For gravel and pebble pathways, measure the total area and subtract the area occupied by the paving slabs. For example, if the area is 10 metres long by 1 metre wide (10 x 1 = 10m2) and you have 10 x 400mm square stepping stones (0.16 x 10 = 1.6m2), the total area you will need to cover with pebbles will be 8.4m2 (10m2 – 1.6m2 ). Multiply this by the depth of the area to determine the volume required. If the 40mm paving slab was laid on a 30mm mortar bed, then the depth required would be 70mm (0.07m). By following this calculation, you will need approximately .6 of a m3 of pebbles.
If the area is to be used as a garden, use a similar method to determine the volume of soil and mulch (or pebble mulch) required. Allow a depth of at least 30-50mm for the top layer of mulch and fill the remaining area with soil for planting. If using soil add 15% for settling.
STEP SEVEN – Cleaning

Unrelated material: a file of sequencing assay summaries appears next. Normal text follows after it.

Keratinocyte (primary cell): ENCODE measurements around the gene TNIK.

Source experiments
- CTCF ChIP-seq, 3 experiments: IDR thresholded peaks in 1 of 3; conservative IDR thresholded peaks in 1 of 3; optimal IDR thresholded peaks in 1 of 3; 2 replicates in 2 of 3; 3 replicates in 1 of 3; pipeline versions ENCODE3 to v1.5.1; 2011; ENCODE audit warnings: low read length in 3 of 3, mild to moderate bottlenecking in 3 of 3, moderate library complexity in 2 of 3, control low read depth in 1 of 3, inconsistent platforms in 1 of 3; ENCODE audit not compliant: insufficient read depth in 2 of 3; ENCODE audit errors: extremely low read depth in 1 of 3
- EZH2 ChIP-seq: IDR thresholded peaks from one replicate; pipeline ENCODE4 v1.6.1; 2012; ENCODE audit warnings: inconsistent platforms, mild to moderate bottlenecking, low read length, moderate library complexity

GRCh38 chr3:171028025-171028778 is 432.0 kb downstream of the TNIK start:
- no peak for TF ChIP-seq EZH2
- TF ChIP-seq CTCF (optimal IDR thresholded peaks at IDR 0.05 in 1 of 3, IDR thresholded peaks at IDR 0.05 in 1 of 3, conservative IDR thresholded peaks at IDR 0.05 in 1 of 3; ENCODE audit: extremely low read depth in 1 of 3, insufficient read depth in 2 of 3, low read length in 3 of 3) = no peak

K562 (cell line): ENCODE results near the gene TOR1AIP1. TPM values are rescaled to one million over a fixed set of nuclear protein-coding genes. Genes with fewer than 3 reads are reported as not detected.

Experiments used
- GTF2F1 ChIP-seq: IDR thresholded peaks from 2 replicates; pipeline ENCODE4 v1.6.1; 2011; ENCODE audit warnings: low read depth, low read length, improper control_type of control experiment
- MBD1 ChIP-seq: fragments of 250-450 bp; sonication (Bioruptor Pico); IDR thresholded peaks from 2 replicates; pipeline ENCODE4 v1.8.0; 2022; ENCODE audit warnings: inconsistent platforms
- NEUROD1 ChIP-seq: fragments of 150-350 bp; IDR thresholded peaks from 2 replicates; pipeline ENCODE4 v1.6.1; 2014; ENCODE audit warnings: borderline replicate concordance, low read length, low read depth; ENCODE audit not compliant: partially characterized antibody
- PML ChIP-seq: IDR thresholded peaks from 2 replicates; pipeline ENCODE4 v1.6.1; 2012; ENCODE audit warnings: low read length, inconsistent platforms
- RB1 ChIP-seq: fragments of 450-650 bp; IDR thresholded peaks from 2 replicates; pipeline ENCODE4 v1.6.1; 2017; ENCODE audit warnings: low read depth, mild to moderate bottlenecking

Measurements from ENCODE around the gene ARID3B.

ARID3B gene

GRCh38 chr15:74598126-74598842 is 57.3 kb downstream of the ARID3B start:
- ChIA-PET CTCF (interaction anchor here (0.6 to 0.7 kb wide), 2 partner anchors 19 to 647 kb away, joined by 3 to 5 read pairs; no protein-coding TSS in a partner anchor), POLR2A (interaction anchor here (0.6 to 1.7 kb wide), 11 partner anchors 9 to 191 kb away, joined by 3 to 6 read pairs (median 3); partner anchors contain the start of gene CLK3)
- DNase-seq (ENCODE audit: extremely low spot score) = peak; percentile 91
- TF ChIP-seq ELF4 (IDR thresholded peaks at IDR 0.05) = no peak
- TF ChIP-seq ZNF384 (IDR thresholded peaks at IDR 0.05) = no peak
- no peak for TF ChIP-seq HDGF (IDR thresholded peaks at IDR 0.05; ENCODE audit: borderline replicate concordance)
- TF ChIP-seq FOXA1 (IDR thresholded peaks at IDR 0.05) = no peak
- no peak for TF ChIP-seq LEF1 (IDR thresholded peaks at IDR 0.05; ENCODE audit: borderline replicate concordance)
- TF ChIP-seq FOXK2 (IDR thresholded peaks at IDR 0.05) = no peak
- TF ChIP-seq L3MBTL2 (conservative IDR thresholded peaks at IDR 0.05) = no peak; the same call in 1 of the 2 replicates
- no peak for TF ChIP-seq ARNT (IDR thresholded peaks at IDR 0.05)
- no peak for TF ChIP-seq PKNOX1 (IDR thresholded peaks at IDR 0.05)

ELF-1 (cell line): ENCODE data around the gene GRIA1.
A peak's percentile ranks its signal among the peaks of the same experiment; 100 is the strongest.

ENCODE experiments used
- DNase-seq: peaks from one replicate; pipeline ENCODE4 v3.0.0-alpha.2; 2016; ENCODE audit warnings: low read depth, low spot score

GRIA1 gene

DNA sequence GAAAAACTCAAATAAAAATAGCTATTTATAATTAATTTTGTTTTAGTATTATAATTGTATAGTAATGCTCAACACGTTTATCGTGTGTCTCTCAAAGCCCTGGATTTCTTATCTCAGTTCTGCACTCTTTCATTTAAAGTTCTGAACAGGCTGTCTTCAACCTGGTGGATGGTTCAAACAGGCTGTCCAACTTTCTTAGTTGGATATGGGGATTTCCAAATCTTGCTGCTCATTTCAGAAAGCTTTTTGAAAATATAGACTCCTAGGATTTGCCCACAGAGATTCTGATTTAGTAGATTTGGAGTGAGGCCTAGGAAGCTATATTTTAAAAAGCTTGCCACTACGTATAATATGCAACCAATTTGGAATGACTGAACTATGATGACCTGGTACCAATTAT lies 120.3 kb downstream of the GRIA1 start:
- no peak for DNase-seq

Occasionally, when laying paving slabs with mortar, it can get a little messy! Accidental drops of mortar on concrete pavers can be hard to remove if not tended to immediately. In this case, use specialist cleaning products (light acids) designed to react with mortar residue. This process is best carried out before plants have been installed.
Thanks for taking the time to read this I hope it has given a good indication of the process required to lay the pavers of your choice. If you have any questions, please don’t hesitate to contact any of our customer service people at either NZ Landscape Supplies or The Paving Slab Co
Happy gardening ,
(DISCLAIMER: The contents of this publication are intended as a general guidance only. Specifications are subject to change without notice. NZ Landscape Supplies and the Paving Slab Co cannot accept any liability whatsoever in respect to the content of this publication or the work performed using these methods. If you are unsure always seek the advice of professionals.)